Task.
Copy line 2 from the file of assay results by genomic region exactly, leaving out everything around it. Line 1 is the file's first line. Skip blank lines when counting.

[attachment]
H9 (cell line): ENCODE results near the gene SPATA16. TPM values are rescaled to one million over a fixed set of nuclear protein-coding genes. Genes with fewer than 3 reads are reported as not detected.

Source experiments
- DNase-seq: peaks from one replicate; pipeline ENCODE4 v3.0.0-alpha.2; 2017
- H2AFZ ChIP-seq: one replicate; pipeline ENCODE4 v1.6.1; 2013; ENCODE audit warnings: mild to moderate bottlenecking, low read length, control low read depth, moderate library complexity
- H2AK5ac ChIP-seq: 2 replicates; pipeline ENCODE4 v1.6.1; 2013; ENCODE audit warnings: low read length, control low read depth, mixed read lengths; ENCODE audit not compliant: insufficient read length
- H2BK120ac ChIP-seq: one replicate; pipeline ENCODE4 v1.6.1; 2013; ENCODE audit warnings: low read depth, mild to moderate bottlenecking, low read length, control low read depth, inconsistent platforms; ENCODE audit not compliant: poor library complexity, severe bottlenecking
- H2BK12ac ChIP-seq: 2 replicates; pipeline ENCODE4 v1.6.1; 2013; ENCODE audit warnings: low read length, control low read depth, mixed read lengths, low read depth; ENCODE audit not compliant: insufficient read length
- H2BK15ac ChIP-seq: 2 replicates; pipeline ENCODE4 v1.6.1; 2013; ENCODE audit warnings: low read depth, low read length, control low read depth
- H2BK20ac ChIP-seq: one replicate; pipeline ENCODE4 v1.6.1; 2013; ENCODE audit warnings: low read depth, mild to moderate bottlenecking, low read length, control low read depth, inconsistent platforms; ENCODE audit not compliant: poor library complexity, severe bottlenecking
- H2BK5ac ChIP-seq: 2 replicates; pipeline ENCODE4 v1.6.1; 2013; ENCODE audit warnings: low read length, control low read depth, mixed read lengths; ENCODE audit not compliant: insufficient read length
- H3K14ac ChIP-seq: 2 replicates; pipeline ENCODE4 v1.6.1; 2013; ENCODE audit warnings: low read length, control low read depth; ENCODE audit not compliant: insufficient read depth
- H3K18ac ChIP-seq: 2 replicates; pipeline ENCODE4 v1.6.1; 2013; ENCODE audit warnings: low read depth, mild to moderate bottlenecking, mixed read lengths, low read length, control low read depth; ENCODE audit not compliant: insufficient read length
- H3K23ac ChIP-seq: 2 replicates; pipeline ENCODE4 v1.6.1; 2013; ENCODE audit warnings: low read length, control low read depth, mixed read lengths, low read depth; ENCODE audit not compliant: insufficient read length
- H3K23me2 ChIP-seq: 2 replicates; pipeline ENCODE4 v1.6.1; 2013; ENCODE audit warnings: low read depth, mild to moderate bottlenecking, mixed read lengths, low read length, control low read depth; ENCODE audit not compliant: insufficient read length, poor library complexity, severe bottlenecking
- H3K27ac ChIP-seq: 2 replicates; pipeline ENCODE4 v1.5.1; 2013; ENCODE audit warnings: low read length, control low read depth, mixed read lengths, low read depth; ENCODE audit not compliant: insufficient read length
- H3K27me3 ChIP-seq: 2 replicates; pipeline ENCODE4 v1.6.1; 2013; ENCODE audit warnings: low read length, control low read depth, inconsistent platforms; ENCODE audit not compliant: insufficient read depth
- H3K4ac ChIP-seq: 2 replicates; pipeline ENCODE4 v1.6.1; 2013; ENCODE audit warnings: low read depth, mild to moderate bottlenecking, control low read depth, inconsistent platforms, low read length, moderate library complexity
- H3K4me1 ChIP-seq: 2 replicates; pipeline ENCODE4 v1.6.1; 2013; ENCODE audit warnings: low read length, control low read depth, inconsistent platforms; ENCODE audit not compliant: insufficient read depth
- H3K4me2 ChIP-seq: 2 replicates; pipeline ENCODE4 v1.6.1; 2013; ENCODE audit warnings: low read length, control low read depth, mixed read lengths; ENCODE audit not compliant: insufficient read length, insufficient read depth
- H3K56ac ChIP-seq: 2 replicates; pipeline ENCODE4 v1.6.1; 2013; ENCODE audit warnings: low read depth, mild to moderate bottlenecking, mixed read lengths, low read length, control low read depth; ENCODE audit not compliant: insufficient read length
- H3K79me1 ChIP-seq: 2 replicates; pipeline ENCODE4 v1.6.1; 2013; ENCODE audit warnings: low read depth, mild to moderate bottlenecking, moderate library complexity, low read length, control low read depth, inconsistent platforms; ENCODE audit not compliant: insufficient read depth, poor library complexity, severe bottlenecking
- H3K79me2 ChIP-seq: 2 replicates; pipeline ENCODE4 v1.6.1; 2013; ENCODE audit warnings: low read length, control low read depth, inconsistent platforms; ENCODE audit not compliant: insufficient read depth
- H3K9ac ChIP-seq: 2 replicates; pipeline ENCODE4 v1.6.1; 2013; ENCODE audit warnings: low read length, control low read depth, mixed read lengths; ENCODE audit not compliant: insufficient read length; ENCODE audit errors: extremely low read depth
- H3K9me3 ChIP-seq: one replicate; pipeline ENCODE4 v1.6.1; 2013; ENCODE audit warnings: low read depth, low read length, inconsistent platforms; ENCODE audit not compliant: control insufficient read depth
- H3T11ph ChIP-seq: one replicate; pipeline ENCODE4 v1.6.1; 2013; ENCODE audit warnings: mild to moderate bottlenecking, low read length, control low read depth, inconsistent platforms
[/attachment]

Source experiments